Leave aside the question of how much Clinton’s drive to eliminate the federal deficit contributed to the economic boom that powered most of these gains. He also developed a comprehensive set of initiatives to spread the benefits of prosperity to more families by demanding and honoring work.
Welfare reform pushed more low-income families into the job market, where they could benefit from the rising tide. Then Clinton made work more rewarding with increases in the minimum wage and the earned-income tax credit, the creation of the Children’s Health Insurance Program (to cover the children of working-poor families), and expanded funding for day care. He eliminated the deficit while cutting taxes for average families.
And while delivering all these benefits for traditionally Democratic constituencies, Clinton extended the party’s appeal up the income ladder. By marrying government activism to fiscal discipline and demanding personal responsibility in social policy, he triggered a realignment of socially moderate Northern suburbs toward the Democrats, a change that remains central to his party’s hopes in 2004.
Clinton is more vulnerable to second-guessing on foreign policy. Reports by the staff of the independent commission investigating the Sept. 11 attacks suggest the panel is likely to conclude that Clinton (as well as Bush in early 2001) didn’t do enough to meet the emerging threat of Al Qaeda.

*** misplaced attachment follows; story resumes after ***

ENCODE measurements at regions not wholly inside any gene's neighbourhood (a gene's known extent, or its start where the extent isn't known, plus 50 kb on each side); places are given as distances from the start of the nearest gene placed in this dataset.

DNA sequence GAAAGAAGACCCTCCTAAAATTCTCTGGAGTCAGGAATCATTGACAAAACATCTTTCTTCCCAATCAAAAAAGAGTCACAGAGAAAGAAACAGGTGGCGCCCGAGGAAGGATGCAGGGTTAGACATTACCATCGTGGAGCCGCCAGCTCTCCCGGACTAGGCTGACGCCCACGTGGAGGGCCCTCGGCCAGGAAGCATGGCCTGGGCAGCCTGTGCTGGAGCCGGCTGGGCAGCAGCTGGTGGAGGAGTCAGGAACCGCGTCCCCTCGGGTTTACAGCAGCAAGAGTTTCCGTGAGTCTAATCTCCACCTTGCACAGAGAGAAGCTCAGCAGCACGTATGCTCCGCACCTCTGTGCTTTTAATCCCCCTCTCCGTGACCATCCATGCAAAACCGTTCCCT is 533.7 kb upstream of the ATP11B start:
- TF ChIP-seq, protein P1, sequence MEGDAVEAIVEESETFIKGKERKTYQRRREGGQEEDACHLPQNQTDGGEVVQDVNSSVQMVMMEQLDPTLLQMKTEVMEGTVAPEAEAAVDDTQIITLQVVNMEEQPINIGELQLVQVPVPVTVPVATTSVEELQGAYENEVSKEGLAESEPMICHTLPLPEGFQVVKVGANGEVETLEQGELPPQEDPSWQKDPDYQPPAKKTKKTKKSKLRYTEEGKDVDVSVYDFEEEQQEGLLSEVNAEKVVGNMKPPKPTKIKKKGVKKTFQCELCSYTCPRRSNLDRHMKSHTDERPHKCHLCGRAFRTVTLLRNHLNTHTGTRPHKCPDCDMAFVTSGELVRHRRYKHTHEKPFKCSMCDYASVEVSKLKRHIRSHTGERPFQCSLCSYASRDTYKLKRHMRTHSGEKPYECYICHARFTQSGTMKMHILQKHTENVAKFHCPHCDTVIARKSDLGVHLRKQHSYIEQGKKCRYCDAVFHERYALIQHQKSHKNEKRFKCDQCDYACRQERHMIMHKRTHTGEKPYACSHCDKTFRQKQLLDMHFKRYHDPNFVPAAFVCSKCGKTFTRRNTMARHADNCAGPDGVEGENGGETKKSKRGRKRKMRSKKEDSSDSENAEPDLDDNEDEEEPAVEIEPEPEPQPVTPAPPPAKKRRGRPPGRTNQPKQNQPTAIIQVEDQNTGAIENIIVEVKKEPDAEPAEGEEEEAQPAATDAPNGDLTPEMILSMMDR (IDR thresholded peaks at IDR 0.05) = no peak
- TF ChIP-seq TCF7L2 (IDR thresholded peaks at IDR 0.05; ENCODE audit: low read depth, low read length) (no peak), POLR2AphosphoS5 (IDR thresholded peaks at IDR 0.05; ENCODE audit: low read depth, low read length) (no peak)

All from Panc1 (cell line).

In particular, the reports show that Clinton blinked at some of the riskiest military options during the late 1990s, such as arming the anti-Taliban Northern Alliance in Afghanistan.
But the commission reports and the memoir of Richard A. Clarke, former White House counterterrorism chief for Clinton and Bush, also make it clear that on almost every front, from diplomacy to homeland security, Washington was doing much more to combat terrorism when Clinton left than it was when he arrived. And at the same time, Clinton was exhaustively pursuing an Israeli-Palestinian peace agreement that might have reshaped America’s image in the Arab world.
Those, like Krauthammer, who insist Clinton “ignored” the terrorism threat must themselves ignore all this evidence -- and Clinton’s report, in his memoir, that he warned Bush after the 2000 election that Al Qaeda would be his top national security challenge.
Clinton’s weaknesses often trumped his strengths. His lack of political discipline produced a leftward drift during his first two years that helped the GOP seize Congress in 1994. His lack of personal discipline in the Monica S. Lewinsky scandal contributed to Al Gore’s defeat in 2000. But he restored the Democrats’ ability to compete for the presidency, advanced domestic policies that tangibly improved life for millions of Americans, and, after initial uncertainty, pursued a foreign policy that affirmed the value of American leadership and international cooperation.
It’s reasonable to debate whether elements of this approach were wrongheaded or ineffective or insufficient. But to dismiss it as trivial says more about the critics than about Clinton.
Ronald Brownstein’s column appears every Monday. See current and past Brownstein columns at latimes.com/brownstein.